On the basis of this response, Boeing removed the state court cases to federal district court, arguing that the statement of the plaintiffs that we've quoted was a proposal for a joint trial, and thus (given the number of plaintiffs) made the 29 separate suits arising from the plane crash a mass action removable under the Class Action Fairness Act. The district judges to whom the removed cases were assigned do not agree-at least those judges who have granted the seven motions to remand thus far ruled on-precipitating Boeing's petitions for leave to appeal. We have decided to grant the petitions because the appeal presents novel issues, as in such other CAFA cases as Anderson v. Bayer Corp., 610 F.3d 390, 393-94 (7th Cir.2010); Bullard v. Burlington Northern Santa Fe Ry ., 535 F.3d 759, 761 (7th Cir.2008); BP America, Inc. v. Oklahoma ex rel. Edmondson, 613 F.3d 1029, 1034-35 (10th Cir.2010), and College of Dental Surgeons v. Connecticut General Life Ins. Co., 585 F.3d 33, 38-39 (1st Cir.2009).

Boeing's removal of these cases was premature. The proposal cannot be made by a defendant, 28 U.S.C. § 1332(d)(11)(B)(ii)(II), so Boeing's desire for a joint trial (a desire based we assume on its preference for defending these suits in federal rather than state court) cannot support removal. See Anderson v. Bayer Corp., supra. We can assume (answering a question left open in the Anderson case, see 610 F.3d at 394 n.2, and in Tanoe v. Dow Chemical Co., 561 F.3d 945, 956 (9th Cir.2009)) that the state court's deciding on its own initiative to conduct a joint trial would not enable removal either. That would not be a proposal; and anyway the aim of the removal provision is to prevent plaintiffs from trying to circumvent the Class Action Fairness Act by bringing a class action as a mass action.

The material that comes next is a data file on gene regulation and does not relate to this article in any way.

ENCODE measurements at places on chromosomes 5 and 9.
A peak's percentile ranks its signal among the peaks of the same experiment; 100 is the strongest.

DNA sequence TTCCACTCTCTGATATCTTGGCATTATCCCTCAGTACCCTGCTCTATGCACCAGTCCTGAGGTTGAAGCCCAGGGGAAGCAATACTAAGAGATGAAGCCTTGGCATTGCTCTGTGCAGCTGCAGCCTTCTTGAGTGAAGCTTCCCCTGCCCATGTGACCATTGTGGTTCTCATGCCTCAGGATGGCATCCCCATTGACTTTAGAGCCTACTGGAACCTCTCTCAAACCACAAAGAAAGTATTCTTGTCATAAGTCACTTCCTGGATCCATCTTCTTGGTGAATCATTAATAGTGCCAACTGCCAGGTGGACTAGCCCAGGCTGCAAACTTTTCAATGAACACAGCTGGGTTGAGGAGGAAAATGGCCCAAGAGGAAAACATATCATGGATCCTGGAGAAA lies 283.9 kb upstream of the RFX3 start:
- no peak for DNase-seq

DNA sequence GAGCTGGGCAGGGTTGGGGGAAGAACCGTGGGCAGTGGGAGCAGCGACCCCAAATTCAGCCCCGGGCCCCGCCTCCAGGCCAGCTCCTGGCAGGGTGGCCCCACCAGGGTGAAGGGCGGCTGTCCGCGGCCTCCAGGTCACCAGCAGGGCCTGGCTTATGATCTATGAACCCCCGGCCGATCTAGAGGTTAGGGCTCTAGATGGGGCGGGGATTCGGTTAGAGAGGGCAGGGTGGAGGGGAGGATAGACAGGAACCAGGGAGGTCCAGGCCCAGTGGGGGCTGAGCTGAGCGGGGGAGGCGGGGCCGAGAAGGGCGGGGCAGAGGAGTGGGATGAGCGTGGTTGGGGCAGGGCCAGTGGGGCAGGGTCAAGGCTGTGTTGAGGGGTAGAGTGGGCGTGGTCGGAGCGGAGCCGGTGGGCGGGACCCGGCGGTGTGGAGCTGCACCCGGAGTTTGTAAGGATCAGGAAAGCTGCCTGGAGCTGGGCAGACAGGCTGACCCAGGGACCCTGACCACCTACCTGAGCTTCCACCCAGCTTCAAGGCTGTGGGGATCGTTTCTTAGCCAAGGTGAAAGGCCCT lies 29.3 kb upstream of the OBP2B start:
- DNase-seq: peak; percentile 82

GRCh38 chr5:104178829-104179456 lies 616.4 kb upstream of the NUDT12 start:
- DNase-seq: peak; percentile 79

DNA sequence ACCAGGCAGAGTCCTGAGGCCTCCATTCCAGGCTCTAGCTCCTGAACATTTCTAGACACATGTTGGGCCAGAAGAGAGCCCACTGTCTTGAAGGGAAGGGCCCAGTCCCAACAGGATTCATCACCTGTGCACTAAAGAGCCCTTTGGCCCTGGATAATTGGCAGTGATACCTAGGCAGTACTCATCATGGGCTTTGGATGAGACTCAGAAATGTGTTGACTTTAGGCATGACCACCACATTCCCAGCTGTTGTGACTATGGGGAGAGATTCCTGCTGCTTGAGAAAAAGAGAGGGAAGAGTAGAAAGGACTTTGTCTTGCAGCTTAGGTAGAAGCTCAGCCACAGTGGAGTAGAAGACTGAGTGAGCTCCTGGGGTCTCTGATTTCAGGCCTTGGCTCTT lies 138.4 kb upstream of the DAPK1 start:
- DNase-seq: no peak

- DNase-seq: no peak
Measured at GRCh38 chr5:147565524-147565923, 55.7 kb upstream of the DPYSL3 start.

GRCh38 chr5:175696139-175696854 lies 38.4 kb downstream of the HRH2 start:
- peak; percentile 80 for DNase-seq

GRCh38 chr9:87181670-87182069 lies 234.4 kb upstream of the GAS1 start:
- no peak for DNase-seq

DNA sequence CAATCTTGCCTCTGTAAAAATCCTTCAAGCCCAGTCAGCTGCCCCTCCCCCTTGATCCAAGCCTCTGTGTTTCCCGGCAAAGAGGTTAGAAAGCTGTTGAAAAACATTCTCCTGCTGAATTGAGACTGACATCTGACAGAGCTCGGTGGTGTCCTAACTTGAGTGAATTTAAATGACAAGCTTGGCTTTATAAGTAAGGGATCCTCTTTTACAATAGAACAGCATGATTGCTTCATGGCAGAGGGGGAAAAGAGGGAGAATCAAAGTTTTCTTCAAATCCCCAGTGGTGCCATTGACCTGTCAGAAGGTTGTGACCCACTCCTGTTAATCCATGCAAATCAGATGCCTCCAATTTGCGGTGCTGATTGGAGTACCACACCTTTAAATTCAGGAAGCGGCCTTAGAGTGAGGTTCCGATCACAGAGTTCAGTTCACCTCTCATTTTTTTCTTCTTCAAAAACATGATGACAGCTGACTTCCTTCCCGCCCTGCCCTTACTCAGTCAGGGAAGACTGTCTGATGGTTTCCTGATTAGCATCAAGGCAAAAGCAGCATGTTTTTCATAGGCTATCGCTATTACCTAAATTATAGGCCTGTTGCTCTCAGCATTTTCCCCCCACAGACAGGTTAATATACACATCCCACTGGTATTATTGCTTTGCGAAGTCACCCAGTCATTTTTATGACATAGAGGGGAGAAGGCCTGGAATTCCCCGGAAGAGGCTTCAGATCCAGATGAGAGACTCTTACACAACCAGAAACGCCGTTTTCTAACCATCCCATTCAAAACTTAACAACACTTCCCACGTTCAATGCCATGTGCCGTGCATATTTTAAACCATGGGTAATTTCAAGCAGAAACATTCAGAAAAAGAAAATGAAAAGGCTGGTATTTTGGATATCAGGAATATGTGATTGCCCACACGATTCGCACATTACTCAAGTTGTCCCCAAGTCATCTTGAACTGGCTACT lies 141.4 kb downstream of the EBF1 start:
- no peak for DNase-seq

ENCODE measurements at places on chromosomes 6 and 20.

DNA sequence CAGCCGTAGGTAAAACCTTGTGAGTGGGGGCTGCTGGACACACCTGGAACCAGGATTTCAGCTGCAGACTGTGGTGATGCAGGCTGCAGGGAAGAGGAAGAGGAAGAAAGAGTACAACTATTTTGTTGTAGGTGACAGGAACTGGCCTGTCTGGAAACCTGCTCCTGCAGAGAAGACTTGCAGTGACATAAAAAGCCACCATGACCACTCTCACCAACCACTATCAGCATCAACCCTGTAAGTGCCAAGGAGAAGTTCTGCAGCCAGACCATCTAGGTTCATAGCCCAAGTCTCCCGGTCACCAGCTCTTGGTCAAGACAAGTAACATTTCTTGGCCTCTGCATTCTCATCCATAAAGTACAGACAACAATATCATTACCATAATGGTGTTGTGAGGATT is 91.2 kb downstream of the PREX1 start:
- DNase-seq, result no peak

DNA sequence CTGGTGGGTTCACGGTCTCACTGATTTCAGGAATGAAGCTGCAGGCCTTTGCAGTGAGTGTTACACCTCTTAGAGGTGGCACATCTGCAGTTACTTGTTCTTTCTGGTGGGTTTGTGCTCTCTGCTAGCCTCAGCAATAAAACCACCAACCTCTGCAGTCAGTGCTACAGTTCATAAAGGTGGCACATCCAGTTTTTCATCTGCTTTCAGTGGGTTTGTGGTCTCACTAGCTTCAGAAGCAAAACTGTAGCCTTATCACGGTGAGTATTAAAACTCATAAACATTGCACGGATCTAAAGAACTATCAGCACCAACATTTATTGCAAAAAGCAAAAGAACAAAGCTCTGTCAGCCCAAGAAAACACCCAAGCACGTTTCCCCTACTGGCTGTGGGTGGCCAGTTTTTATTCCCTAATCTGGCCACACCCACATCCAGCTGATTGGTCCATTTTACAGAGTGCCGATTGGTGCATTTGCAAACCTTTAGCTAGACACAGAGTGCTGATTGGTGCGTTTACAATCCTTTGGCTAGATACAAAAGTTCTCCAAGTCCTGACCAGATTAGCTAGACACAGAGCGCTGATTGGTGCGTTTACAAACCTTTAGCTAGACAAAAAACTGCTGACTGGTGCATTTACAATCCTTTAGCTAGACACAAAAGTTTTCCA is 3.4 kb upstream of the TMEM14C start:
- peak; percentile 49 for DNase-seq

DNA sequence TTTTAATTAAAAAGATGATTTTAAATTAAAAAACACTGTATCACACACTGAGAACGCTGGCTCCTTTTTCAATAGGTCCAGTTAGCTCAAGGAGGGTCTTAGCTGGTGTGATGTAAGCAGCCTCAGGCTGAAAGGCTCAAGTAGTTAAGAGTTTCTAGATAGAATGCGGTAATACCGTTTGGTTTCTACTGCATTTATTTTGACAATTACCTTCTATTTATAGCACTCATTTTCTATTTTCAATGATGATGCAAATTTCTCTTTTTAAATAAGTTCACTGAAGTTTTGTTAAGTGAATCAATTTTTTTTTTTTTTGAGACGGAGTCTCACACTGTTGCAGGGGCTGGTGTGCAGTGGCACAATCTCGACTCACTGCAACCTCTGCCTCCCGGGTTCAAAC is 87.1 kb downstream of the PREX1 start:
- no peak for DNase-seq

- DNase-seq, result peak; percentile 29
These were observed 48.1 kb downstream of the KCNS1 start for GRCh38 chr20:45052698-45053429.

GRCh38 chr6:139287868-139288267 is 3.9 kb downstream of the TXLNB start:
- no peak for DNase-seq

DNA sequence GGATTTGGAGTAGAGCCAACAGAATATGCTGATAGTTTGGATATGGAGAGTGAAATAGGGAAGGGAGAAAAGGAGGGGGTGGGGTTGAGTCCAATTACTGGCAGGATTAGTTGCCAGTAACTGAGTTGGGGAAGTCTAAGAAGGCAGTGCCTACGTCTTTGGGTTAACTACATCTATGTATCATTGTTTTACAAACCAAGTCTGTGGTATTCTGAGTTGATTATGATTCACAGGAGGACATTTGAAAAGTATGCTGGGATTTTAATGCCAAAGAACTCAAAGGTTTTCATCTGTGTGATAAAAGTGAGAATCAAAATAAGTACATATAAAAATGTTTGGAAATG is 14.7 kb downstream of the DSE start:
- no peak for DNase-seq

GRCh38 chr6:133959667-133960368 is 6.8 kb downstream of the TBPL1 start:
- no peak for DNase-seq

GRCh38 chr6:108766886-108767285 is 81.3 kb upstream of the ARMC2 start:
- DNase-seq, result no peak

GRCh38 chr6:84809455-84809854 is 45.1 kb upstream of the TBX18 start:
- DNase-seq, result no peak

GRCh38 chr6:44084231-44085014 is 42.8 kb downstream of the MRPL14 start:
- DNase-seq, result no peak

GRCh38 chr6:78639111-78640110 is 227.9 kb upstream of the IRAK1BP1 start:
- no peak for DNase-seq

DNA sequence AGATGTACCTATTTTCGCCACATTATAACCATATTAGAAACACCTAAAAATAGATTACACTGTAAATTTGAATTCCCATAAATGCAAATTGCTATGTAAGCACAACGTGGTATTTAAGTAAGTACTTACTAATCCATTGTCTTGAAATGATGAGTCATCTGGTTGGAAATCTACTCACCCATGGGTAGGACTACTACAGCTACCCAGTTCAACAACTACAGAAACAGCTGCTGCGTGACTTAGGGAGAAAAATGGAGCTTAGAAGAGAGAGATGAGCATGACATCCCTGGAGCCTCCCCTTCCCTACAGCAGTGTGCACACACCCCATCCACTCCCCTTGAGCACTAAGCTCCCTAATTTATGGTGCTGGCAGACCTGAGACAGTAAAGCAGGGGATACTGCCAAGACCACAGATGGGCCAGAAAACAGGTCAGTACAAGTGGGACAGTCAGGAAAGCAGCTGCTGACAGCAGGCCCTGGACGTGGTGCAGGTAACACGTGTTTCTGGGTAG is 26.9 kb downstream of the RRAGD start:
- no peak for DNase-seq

The proposal must be to the court in which the suits are pending, but if the plaintiffs' statement to the state court that we quoted was a proposal it was a proposal made to that court, for it was of course in the state court that Boeing moved for dismissal on the ground of forum non conveniens and thus provoked the plaintiffs' response in which the quoted statement appears. And the proposal can be implicit, as where a single complaint joins more than 100 plaintiffs' claims without proposing a joint trial, Bullard v. Burlington Northern Santa Fe Ry., supra, 535 F.3d at 762; for the assumption would be that a single trial was intended-one complaint, one trial, is the norm. But we think the plaintiff's statement falls just short of a proposal, as it is rather a prediction of what might happen if the judge decided to hold a mass trial. It would be odd to think that plaintiffs could not make a telling response to a motion for dismissal of a suit on the ground of forum non conveniens without thereby having forfeited their chosen forum; by arguing against dismissal, they would be arguing for it.